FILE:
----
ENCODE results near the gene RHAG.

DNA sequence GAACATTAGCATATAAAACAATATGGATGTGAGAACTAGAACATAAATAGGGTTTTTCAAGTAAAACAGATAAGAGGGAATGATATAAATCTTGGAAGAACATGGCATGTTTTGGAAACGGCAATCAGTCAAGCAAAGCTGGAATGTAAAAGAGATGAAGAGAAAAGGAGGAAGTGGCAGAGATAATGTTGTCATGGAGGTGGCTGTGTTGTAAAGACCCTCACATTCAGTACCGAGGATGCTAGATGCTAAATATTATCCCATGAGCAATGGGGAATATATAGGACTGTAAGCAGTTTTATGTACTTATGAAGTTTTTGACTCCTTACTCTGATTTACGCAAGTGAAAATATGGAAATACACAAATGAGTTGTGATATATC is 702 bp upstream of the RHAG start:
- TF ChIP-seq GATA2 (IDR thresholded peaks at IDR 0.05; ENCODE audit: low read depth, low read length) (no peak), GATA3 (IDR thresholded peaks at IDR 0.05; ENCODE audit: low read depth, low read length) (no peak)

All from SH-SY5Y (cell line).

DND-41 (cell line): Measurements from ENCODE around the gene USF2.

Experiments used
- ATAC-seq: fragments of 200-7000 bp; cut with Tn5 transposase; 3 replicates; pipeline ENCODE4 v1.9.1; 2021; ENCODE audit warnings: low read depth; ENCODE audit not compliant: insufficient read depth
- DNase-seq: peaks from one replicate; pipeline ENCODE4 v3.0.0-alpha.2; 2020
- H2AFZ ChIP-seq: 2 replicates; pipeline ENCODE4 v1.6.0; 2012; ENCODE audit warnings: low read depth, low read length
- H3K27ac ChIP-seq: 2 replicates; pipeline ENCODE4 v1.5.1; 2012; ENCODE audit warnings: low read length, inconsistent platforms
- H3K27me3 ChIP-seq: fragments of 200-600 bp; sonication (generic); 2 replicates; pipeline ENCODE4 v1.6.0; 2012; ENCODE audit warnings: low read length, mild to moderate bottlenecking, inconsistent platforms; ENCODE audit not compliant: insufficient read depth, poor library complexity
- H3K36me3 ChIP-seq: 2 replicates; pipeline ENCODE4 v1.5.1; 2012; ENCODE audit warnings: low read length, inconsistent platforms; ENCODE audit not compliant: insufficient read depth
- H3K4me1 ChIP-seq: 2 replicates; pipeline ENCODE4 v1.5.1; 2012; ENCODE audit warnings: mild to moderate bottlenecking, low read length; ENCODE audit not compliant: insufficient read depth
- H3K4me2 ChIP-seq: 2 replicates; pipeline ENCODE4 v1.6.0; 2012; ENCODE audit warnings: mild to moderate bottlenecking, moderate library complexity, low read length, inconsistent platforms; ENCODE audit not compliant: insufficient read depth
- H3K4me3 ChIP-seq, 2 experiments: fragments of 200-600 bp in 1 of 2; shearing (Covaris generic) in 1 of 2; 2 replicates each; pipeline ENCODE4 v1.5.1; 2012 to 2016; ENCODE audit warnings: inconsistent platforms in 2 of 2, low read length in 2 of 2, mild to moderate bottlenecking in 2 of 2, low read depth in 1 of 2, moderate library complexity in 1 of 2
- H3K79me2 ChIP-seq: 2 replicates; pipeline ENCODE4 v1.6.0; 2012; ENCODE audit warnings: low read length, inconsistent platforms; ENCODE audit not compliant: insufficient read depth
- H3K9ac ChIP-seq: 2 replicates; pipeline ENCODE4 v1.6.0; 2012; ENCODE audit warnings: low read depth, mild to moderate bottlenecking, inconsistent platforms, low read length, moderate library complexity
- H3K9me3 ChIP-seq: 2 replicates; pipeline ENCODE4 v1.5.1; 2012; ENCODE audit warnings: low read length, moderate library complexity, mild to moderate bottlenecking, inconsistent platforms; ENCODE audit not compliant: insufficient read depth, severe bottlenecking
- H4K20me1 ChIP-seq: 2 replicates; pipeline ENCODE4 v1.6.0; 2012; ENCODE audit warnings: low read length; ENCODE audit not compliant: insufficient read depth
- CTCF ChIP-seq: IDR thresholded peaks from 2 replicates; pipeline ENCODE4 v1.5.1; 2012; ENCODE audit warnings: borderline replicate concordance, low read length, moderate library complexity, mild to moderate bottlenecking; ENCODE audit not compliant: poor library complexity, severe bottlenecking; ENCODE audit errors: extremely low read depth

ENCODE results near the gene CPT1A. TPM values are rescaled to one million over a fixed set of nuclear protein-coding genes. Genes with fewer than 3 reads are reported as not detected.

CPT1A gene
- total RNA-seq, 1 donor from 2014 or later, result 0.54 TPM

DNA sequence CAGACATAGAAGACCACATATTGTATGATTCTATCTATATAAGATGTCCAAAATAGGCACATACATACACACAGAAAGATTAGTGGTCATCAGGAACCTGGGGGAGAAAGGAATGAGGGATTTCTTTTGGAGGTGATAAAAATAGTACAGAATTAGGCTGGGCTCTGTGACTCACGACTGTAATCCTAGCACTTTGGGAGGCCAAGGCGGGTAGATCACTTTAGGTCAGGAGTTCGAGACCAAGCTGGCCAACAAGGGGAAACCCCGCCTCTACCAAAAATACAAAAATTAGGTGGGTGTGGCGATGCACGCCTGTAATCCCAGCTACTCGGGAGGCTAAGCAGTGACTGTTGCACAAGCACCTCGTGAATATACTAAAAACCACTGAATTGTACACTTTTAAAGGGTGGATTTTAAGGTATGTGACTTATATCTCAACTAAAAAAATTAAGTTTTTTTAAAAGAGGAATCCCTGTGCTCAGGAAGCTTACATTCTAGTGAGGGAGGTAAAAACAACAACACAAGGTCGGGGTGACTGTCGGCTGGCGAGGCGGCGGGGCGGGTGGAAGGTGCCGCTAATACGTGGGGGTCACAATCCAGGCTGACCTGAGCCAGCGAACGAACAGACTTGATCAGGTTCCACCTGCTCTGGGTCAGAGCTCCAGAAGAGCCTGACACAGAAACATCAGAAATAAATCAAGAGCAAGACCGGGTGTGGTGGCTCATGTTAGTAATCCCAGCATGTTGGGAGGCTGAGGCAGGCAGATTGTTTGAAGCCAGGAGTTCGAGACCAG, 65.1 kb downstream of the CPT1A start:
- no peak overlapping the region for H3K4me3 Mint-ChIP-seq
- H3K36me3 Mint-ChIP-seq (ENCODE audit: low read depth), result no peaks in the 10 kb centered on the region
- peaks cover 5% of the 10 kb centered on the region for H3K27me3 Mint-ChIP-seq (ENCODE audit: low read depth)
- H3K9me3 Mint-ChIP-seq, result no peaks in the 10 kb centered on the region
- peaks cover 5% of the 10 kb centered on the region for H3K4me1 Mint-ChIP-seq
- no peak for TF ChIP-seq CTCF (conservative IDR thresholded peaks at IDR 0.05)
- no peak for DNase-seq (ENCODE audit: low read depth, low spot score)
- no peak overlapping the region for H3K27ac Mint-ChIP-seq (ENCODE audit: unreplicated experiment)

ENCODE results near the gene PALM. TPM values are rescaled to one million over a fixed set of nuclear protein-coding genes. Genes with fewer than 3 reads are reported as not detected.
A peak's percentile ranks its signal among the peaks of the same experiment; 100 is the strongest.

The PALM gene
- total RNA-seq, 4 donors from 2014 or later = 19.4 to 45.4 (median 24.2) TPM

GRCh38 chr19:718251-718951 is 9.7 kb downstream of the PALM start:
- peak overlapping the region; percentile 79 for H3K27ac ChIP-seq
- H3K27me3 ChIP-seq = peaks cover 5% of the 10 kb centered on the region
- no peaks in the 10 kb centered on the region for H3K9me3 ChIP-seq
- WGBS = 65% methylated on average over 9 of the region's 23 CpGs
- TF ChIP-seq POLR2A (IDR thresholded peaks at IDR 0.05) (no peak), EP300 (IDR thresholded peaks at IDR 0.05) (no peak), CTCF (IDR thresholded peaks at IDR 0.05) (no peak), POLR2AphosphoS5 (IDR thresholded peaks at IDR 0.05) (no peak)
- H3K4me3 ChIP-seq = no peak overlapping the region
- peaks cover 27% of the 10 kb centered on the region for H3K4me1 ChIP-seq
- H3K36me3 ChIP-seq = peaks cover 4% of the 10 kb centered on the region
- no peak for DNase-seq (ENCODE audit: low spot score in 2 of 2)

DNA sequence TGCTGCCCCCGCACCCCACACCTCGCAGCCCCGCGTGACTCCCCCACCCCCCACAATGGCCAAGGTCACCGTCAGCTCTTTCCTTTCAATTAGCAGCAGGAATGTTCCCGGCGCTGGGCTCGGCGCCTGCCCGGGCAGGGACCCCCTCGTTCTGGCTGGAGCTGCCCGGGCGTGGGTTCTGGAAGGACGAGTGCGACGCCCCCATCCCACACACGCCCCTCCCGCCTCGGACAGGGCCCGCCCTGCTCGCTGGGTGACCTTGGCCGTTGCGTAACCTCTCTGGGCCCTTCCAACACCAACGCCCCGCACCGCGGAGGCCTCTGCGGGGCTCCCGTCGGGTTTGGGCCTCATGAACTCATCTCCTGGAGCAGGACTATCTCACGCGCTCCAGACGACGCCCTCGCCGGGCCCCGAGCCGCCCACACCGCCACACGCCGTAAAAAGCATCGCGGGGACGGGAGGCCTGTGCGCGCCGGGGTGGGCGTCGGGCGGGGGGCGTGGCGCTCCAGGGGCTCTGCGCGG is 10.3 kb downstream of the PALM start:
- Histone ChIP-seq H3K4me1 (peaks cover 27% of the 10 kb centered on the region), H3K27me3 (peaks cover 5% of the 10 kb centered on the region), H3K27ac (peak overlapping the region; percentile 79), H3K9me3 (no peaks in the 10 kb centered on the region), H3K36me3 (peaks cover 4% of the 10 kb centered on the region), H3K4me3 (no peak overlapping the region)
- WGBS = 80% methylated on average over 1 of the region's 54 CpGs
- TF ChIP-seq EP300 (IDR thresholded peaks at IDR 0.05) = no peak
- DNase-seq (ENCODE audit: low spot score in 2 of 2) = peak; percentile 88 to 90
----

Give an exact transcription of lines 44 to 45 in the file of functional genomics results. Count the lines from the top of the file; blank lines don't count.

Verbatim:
- peaks cover 27% of the 10 kb centered on the region for H3K4me1 ChIP-seq
- H3K36me3 ChIP-seq = peaks cover 4% of the 10 kb centered on the region